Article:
The rooftop of the University of Virginia’s Darden School of Business campus in Rosslyn, Va., just outside Washington, D.C.
The University of Virginia’s Darden School of Business plans to expand its presence in the Washington, D.C., area with its first part-time MBA offering. The new program, which will enroll 65 students in August of 2022, will be based in the school’s Rosslyn, Va., campus. Candidates can begin to apply for that first class as early as this coming August.
The announcement follows the school’s growing presence in the DC area, where the University of Virginia and the Darden School have their largest groups of alumni. Darden already boasts 300 Executive MBA students in Rosslyn, an office campus that is also home to a new one-year Master of Science in Business Analytics program as well as a growing portfolio of executive education offerings.
Darden will enter a highly competitive part-time MBA market, with four existing business schools currently enrolling more part-time students than the anticipated size of Darden’s first cohort (see table below). The University of Maryland last year welcomed 231 students into its part-time MBA, while Georgetown University enrolled a class of 135 students. At steady state, Darden hopes to enroll two cohorts a year in the part-time program with a total enrollment of 130 students.
‘THE MOMENTUM FEELS VERY POSITIVE AND REAL’ IN WASHINGTON, D.C.
Darden Senior Associate Dean Yael Grushka-Cockayne
Heartened by the success of moving its two Executive MBA programs to the D.C. area, Darden believed the time was right to enter the part-time market. “The momentum feels very positive and real, and it felt like there is a need for some intermediate approach,” explains Yael Grushka-Cockayne, senior associate dean for professional degree programs. “The EMBA format is almost like a full-time program over 21 months with weekend residencies and pretty senior participants. The idea was to open our doors to a broader audience, perhaps not as senior, and also allow for a bit more flexibility for those who want to stay in the D.C. area.”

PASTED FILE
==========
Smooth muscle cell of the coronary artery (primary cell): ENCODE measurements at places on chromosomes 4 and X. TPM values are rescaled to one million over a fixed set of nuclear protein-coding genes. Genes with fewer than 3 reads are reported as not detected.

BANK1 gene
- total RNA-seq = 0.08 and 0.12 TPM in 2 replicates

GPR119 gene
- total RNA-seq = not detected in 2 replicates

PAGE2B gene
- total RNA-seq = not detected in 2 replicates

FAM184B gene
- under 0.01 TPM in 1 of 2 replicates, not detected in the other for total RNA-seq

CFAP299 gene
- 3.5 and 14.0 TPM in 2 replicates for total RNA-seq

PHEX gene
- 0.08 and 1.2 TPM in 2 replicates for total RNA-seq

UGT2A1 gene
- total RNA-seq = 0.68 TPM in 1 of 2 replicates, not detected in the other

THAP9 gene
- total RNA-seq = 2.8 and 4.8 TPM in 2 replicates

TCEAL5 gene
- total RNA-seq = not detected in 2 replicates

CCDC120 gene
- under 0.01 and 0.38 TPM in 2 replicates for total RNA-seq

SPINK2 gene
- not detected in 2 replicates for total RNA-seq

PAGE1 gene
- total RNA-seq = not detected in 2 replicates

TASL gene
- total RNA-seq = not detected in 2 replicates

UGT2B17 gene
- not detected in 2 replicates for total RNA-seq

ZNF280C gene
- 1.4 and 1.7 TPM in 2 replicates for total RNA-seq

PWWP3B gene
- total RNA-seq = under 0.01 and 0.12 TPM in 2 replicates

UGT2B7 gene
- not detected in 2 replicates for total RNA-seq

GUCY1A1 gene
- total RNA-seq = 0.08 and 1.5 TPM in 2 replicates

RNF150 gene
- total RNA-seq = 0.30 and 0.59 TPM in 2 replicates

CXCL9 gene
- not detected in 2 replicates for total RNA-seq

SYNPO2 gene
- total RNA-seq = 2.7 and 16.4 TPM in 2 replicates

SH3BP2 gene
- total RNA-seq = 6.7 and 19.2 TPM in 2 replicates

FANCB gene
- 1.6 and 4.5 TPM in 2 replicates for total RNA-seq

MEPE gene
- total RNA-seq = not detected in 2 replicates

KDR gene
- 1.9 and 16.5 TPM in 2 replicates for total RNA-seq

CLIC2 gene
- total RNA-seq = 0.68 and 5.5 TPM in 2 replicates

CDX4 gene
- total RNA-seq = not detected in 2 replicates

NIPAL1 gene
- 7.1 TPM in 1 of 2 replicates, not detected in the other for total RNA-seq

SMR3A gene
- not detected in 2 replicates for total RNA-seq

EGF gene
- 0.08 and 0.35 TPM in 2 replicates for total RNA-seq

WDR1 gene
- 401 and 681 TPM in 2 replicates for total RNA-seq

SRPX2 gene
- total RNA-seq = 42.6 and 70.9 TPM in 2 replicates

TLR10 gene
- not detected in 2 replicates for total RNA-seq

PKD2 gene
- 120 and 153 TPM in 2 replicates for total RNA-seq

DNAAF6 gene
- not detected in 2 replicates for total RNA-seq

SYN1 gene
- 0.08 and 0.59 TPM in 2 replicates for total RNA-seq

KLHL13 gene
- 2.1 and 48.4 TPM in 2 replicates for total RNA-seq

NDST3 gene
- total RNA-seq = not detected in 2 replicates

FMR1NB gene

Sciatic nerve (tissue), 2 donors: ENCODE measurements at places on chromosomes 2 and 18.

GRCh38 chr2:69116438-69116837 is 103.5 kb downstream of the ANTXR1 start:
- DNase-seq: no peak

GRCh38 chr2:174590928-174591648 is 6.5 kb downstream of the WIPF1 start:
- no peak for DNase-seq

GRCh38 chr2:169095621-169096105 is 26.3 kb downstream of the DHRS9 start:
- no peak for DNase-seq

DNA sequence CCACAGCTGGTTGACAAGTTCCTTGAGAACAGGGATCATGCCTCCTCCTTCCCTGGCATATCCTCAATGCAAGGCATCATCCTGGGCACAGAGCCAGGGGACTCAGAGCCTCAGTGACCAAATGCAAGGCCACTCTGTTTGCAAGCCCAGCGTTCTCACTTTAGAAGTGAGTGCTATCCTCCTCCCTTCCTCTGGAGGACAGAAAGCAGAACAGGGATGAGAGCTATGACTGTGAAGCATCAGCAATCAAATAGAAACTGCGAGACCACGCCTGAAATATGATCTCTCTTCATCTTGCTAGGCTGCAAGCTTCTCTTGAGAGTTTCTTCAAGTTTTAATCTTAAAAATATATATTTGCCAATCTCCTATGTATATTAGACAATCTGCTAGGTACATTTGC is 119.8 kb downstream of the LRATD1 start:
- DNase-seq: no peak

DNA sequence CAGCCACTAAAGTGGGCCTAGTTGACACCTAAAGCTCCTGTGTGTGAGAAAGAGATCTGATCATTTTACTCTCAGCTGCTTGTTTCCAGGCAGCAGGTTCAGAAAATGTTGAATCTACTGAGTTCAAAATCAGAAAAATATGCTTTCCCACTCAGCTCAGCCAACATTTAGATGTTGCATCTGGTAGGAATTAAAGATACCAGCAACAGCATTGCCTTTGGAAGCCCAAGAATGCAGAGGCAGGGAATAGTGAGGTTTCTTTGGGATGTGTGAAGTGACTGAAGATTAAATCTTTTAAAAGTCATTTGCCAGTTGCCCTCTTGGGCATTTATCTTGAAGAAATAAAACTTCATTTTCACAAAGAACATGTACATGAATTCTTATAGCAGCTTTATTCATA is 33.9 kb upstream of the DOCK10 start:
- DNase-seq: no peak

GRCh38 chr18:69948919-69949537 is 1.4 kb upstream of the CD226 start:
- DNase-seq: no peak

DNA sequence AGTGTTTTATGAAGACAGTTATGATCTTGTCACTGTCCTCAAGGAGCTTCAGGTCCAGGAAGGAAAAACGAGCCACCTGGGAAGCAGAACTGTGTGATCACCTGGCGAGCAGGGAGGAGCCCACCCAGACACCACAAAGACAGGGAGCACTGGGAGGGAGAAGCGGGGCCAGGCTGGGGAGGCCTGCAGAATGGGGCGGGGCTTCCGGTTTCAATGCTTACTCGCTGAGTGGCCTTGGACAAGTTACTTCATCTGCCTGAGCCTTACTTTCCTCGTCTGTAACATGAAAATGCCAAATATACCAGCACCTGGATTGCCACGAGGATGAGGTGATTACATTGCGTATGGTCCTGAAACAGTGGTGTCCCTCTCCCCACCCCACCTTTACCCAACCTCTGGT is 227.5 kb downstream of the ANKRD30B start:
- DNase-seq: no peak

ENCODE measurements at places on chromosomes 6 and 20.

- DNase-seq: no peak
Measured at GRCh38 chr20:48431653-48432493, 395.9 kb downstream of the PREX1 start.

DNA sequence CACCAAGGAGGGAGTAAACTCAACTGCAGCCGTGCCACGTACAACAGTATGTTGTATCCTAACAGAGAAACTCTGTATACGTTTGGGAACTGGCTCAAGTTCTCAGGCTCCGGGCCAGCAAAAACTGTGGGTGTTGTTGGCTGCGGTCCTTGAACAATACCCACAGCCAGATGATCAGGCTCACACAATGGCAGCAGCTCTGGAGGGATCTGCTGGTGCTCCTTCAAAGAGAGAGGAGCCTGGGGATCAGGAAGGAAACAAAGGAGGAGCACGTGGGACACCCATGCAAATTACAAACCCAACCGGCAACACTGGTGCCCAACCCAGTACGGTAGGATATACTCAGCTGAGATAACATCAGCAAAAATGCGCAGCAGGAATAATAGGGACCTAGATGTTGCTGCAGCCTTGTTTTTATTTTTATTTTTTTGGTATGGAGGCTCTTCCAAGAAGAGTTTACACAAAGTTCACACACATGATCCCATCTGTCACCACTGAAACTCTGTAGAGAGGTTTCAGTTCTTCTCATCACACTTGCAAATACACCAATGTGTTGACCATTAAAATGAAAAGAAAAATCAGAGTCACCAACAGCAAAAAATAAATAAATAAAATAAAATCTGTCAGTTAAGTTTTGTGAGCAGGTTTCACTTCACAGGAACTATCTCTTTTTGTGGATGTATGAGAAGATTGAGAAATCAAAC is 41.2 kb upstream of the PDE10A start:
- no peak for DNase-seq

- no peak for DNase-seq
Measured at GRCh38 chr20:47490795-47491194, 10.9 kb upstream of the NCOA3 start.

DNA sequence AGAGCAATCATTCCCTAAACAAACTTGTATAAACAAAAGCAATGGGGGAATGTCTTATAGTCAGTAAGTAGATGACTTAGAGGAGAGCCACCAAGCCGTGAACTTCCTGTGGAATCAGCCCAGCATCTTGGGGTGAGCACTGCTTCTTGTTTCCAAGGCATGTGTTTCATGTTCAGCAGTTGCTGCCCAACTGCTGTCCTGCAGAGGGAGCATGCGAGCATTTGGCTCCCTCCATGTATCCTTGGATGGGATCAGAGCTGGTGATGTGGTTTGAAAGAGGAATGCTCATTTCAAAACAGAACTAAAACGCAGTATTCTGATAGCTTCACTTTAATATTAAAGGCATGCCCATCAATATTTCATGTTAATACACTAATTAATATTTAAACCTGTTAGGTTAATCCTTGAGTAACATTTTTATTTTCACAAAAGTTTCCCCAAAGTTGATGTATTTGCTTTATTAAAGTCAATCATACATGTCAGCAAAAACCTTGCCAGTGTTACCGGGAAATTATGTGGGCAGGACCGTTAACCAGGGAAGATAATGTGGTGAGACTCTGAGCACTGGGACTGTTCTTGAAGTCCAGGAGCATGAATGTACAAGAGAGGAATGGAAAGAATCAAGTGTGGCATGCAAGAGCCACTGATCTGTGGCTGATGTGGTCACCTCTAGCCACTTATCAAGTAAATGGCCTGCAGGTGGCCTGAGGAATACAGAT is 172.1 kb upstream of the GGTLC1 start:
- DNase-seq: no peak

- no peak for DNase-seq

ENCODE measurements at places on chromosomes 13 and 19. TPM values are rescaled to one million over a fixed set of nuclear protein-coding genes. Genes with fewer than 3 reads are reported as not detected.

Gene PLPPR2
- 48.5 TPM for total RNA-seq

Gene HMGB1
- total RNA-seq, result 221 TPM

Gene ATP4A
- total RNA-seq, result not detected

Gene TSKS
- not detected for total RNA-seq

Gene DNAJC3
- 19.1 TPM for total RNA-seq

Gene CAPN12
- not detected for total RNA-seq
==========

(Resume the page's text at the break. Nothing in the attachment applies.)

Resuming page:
The school will price its new offering at roughly $140,000, the same as its full-time residential MBA program in Charlottesville, Va. That will make Darden’s part-time MBA the most expensive in the market, though it will likely rank among the top five part-time MBA options in the U.S. after the University of Chicago’s Booth School of Business, UC-Berkeley Haas, Northwestern Kellogg and NYU’s Stern School of Business. Georgetown’s part-time option is currently the most expensive at $127,260, while Virginia Tech’s 17-course part-time MBA taught out of Falls Church, Va., is the least expensive at $49,200. George Mason University’s part-time program based in Fairfax, Va., is cheaper for in-state residents at $41,808 but is priced at $84,048 for those who live outside Virginia.
Classes will be offered primarily on weekday evenings, with a mix of fully virtual and fully in-person classes in Rosslyn led by Darden faculty. Grushka-Cockayne expects about 40% of the learning will be online, with the remaining 60% in-person. “The courses themselves are almost going to be 50/50, with one week in person and one week online,” she adds, “and then we have two residencies.”
PART-TIME PROGRAM WILL INCLUDE A PAIR OF WEEK-LONG RESIDENCIES
The format also will include two weeklong residencies–with at least one if not two in Charlottesville–and options for global study opportunities, allowing students to expand upon their classroom experiences with an immersive, high-impact trip abroad. Part-timers will complete the core curriculum–which will make up roughly half of the required credits–as part of a cohort. Darden will grant an MBA to part-time students in as few as 28 months or students may take up to 48 months to complete the program. The school believes the most common path will likely take 33 months to completion.